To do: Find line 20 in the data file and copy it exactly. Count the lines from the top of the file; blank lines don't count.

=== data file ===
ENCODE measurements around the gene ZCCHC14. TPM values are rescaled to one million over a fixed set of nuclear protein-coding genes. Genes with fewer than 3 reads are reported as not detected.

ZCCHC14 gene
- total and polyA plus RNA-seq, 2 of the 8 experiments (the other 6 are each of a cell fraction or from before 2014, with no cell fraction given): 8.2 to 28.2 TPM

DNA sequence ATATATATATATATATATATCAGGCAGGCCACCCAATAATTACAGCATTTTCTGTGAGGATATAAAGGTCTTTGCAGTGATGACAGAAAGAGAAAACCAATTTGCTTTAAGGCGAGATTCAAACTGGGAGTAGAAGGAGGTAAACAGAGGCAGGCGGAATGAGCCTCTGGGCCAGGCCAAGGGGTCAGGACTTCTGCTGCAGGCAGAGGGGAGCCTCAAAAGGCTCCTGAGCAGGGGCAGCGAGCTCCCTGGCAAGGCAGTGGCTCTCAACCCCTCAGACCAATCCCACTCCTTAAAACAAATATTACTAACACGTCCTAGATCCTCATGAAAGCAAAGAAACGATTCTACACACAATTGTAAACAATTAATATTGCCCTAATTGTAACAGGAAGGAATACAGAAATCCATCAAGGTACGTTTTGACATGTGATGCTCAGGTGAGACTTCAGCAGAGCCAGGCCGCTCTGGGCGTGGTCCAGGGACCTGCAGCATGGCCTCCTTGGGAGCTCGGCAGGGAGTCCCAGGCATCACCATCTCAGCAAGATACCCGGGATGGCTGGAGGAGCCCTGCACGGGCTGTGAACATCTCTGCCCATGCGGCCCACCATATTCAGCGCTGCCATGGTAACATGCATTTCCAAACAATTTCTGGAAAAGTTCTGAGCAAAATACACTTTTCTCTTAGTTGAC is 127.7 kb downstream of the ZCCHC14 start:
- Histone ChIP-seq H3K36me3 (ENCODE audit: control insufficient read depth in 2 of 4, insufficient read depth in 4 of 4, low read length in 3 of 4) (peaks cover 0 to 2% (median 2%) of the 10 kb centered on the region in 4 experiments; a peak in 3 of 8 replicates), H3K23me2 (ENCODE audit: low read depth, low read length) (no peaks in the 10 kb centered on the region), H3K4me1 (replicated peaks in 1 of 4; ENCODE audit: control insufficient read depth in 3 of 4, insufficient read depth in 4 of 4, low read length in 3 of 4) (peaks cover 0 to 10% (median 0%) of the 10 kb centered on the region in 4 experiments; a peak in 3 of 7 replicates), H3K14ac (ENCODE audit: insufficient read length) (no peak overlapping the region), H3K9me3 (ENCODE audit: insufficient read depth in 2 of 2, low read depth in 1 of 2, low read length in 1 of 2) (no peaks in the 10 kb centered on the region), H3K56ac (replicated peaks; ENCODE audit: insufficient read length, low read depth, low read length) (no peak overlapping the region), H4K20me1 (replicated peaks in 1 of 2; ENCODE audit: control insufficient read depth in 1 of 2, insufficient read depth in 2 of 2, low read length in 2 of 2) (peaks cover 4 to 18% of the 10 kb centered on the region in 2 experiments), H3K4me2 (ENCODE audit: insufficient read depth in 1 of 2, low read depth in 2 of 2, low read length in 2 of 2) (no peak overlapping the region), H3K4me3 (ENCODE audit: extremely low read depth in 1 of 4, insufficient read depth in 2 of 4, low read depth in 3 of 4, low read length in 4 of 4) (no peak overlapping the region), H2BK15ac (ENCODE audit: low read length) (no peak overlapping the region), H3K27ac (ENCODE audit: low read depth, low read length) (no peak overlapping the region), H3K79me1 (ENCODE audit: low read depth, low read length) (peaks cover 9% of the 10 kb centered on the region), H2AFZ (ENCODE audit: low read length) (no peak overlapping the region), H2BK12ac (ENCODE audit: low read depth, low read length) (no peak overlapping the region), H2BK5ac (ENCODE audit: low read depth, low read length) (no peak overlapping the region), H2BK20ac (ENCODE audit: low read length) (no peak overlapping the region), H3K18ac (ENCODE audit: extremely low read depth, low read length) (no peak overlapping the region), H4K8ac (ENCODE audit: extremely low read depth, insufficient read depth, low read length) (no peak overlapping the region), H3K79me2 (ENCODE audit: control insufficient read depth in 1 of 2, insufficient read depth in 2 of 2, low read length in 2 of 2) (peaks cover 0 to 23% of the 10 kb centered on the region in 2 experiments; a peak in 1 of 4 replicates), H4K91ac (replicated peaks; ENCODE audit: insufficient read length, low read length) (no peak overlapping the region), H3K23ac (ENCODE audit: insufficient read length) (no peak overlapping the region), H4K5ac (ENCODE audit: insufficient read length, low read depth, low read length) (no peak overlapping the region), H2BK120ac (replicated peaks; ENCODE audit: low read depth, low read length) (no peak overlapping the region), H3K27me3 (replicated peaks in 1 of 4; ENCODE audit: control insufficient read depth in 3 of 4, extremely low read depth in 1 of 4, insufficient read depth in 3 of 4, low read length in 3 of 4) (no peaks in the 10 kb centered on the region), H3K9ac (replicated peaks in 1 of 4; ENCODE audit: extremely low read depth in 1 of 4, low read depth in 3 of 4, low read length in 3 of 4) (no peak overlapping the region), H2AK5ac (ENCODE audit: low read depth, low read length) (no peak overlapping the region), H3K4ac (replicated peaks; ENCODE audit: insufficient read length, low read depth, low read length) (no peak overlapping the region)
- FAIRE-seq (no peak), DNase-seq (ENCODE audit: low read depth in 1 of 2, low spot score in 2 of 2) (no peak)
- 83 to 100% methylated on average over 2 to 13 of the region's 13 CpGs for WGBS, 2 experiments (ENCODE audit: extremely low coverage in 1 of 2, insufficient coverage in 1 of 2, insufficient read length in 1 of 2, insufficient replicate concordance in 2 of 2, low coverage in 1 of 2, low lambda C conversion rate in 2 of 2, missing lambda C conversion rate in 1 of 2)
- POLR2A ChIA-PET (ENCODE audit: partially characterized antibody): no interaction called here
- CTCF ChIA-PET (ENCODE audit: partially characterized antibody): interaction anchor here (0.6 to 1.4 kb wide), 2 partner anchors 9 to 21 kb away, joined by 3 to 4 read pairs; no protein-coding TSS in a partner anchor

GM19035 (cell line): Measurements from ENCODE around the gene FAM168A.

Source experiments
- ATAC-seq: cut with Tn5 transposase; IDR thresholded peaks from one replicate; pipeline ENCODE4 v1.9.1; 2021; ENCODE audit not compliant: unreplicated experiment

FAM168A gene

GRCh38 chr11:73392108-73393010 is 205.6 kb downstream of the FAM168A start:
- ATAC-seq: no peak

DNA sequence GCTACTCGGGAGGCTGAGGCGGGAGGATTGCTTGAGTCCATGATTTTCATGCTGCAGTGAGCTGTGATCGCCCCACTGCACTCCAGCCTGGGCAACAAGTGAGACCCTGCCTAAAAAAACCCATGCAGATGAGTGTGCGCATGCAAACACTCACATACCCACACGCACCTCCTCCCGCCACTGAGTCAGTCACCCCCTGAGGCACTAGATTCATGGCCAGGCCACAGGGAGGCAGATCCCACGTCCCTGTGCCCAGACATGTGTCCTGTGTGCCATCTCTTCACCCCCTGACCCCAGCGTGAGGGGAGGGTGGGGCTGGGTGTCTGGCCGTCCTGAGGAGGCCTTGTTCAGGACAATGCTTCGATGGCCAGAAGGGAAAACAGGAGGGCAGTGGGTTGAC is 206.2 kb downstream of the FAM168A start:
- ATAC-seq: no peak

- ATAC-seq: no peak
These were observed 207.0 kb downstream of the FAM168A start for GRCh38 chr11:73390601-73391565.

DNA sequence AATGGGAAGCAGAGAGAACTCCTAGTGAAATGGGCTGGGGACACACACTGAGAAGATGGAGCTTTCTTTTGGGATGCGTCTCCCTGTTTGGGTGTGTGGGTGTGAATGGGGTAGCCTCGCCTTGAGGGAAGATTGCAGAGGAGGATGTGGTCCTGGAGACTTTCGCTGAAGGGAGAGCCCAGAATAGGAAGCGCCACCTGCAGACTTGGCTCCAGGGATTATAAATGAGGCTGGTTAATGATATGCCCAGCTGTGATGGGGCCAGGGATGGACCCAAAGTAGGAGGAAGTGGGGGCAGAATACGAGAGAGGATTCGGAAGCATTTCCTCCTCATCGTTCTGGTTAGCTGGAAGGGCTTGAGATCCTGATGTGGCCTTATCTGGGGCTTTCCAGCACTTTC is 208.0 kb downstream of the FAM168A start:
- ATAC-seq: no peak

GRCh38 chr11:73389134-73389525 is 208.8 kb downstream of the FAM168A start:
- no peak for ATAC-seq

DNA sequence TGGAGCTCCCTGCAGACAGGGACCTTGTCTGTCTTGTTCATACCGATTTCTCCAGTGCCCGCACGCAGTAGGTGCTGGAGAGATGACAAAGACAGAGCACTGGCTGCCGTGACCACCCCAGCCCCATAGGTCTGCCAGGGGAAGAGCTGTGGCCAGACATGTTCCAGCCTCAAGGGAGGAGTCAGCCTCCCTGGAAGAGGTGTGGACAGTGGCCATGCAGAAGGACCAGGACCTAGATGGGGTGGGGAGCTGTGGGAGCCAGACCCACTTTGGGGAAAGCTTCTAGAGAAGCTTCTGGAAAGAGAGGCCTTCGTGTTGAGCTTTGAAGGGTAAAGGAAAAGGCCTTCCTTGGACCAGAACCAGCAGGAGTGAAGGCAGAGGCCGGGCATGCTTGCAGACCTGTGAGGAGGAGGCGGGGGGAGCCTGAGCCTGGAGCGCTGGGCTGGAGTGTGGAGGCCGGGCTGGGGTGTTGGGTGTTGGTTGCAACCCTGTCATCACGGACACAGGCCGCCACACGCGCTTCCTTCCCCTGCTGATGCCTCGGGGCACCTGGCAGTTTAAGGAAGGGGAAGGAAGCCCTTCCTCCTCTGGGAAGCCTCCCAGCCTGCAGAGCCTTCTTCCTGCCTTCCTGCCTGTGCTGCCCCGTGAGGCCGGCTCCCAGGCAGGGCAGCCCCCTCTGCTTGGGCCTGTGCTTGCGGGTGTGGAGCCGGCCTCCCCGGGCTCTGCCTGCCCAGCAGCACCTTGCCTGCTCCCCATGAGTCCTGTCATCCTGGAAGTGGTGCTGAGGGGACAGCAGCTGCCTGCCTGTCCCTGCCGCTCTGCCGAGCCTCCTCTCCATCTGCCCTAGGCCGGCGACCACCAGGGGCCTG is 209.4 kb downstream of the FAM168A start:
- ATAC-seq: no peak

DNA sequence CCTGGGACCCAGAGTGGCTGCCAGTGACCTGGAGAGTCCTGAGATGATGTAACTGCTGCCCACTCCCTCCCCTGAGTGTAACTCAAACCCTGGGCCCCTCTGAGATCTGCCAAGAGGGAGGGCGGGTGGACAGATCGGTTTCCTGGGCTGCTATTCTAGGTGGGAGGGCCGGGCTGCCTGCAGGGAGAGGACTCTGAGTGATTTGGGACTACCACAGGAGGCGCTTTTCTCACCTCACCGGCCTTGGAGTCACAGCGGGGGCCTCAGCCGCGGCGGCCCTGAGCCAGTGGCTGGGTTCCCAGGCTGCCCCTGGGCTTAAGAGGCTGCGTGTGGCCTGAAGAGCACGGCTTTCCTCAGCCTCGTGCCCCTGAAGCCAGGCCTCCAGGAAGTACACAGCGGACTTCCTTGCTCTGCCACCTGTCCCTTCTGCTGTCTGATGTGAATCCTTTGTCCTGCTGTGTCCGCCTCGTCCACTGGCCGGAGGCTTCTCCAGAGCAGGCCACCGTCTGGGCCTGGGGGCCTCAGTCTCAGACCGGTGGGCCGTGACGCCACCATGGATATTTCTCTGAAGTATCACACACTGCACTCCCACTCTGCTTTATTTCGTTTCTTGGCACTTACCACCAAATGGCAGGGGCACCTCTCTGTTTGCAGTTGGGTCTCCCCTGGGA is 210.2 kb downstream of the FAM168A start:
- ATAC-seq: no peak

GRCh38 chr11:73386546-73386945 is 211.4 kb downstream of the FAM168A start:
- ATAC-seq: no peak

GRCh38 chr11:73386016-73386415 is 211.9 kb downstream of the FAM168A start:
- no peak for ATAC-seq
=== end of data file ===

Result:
DNA sequence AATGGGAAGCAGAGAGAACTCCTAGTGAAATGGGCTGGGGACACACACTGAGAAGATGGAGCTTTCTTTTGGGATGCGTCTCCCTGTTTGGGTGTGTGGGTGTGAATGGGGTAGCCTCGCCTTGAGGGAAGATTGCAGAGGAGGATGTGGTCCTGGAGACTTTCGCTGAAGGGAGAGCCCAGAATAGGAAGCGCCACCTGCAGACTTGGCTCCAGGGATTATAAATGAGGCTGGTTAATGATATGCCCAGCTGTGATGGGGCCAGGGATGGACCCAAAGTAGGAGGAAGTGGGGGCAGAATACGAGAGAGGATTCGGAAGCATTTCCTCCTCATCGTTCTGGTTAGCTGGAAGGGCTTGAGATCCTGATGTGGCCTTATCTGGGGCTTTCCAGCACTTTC is 208.0 kb downstream of the FAM168A start: